Reported and presumptive positive number of coronavirus cases for Europe. Zoom detail to show how cases are geocoded to the country level for Europe. Screenshot taken March 23, 2020, 8:30AM PT.

Mapping Covid-19 Cases in the United States by County

Reported coronavirus cases for the United States are geocoded at the county level. Of all the countries being mapped by Johns Hopkins University, the United States is being geocoded at a higher spatial resolution.

Users can click on a graduated symbol and see coronavirus case information being reported at the county level.

Zoomed in view of Colorado to show county-level mapping of coronavirus cases.  Screenshot taken March 23, 2020 at 8:30am PT.
Zoomed in view of Colorado to show county-level mapping of coronavirus cases. Screenshot taken March 23, 2020 at 8:30am PT.

Statistics About the Novel Coronavirus

The GIS dashboard contains a comprehensive overview of how the Novel Coronavirus is spreading day-by-day. On the top left is the total number of confirmed cases as of the last update (the Novel Coronavirus map is updated twice a day).

The box below that show a list of the cases by countries and administrative units. Click on any of the locations on that list to have the map pan to that region.

The graph below that shows how the spread of the virus is skyrocketing with the total cases in China. Hover over each point on the graph to see the number of confirmed cases being report for both China and other locations.

Access Novel Coronavirus Data

Data used to power the real-time coronavirus map can be access from the 2019 Novel Coronavirus COVID-19 (2019-nCoV) Data Repository by Johns Hopkins CSSE hosted on Github.

How the Map of Novel Coronavirus Cases Was Developed

For more details about how this map of the Novel Coronavirus was developed, visit JHU’s blog post about it. The blog post details what data sources were used and the ArcGIS dashboard used to create the interactive map.

In February, an article was published in The Lancet:

Dong, E., Du, H., & Gardner, L. (2020). An interactive web-based dashboard to track COVID-19 in real time. The Lancet Infectious Diseases. DOI: https://doi.org/10.1016/S1473-3099(20)30120-1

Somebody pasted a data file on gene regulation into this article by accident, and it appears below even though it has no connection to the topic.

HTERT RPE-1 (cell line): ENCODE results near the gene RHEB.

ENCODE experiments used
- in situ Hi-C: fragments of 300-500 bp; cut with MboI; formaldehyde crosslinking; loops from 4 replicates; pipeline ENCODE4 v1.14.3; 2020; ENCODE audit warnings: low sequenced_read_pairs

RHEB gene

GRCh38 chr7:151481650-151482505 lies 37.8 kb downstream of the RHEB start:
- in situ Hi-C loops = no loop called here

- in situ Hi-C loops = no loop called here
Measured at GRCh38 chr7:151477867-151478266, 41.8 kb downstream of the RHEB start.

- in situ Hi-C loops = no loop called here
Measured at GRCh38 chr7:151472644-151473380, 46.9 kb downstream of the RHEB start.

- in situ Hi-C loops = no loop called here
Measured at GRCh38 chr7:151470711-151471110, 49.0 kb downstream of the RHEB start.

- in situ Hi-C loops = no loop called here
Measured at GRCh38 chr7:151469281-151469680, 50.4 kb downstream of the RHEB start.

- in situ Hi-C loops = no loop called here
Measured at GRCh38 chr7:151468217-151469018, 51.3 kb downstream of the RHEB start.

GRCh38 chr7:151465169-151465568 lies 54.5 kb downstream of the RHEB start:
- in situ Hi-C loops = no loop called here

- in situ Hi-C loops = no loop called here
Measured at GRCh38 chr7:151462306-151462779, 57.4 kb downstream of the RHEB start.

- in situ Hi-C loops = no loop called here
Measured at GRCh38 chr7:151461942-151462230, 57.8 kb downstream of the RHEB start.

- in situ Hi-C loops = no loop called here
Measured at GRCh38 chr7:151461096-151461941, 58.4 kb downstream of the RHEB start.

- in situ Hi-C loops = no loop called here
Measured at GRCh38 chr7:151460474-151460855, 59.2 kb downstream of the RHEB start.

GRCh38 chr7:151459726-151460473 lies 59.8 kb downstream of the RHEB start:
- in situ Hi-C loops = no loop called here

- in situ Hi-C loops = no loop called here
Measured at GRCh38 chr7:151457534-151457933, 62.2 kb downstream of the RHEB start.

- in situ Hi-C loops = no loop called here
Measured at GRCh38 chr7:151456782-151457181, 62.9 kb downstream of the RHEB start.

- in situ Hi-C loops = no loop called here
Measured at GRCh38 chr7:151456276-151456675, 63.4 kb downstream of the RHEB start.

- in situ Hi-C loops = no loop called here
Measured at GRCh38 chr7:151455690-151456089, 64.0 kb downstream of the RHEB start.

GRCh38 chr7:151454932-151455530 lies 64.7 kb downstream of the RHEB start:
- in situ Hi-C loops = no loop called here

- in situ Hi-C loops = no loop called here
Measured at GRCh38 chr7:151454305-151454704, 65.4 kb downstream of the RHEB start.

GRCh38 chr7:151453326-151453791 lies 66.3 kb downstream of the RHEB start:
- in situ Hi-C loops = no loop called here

Visit: Map of Novel Coronavirus (2019-nCoV) Global Cases

The Johns Hopkins Coronavirus Map Dashboard Receives a Billion Visits a Day

ature has a behind-the-scenes profile of how the enormously popular coronavirus tracking map created by Johns Hopkins University was created. The near-realtime mapping and tracking of confirmed cases, deaths, and recoveries from COVID-19 receives a billion visits per day per from both healthcare professionals and the general public.

The idea to create a public-facing interface that could aggregate and map out confirmed COIVD-19 cases around the world came from first-year engineering student Ensheng Dong and his advisor, Lauren Gardner.

Dong and Gardner were able to quickly launch the COVID-19 map dashboard within a few hours as they had previously used Esri’s ArcGIS dashboard technology for mapping measles hotspots. Gardner notes,

“It was a bit of a spur-of-the-moment decision to say, let’s build out this data set and let’s keep doing it, let’s make it public. And let’s go ahead and visualize it while we’re at it. And [we] built a dashboard that night.”

While the COVID-19 map tracker was originally conceived as a way to push out data about cases to researchers in epidemiology and disease modelers, the web site has become a heavy visited destination for visitors looking to view the data visualizations and to pull the aggregated data on COVID-19 cases that the team makes available via its 2019 Novel Coronavirus COVID-19 (2019-nCoV) Data Repository hosted on Github.

A snapshot of the Coronavirus COVID-19 Global Cases Near Real-time Mapping Tool by Johns Hopkins CSSE taken on April 7, 2020
A snapshot of the Coronavirus COVID-19 Global Cases Near Real-time Mapping Tool by Johns Hopkins CSSE taken on April 7, 2020

The original three-person team working on the map dashboard has grown to two-dozen and includes other graduate students, members from the media and PR groups at Johns Hopkins as well as support from Esri staff.

The core staff of five people continues to work on tweaking the site to make data collection and visualization better. The data collection for the coronavirus map tracker is now mostly updated with automated data collection and web scraping from the multitude of health agencies and news sites that produce reports about cases.

Perkel, J. M. (2020, April 7). Behind the Johns Hopkins university coronavirus dashboard. Retrieved from https://www.nature.com/nature-index/news/behind-the-johns-hopkins-university-coronavirus-dashboard

Covid-19 Map for the United States from Johns Hopkins University

Johns Hopkins University has also launched a new GIS dashboard that shows confirmed cases within the United States.

The interactive map, built using Esri’s ArcGIS Dashboard, is similar in setup to the global coronavirus map in that the main frame shows a choropleth map with side sections that list and graph the number of confirmed COVID-19 cases, deaths, and recoveries. The statistics and map of confirmed COVID-19 cases drill down to the county level for more granularity.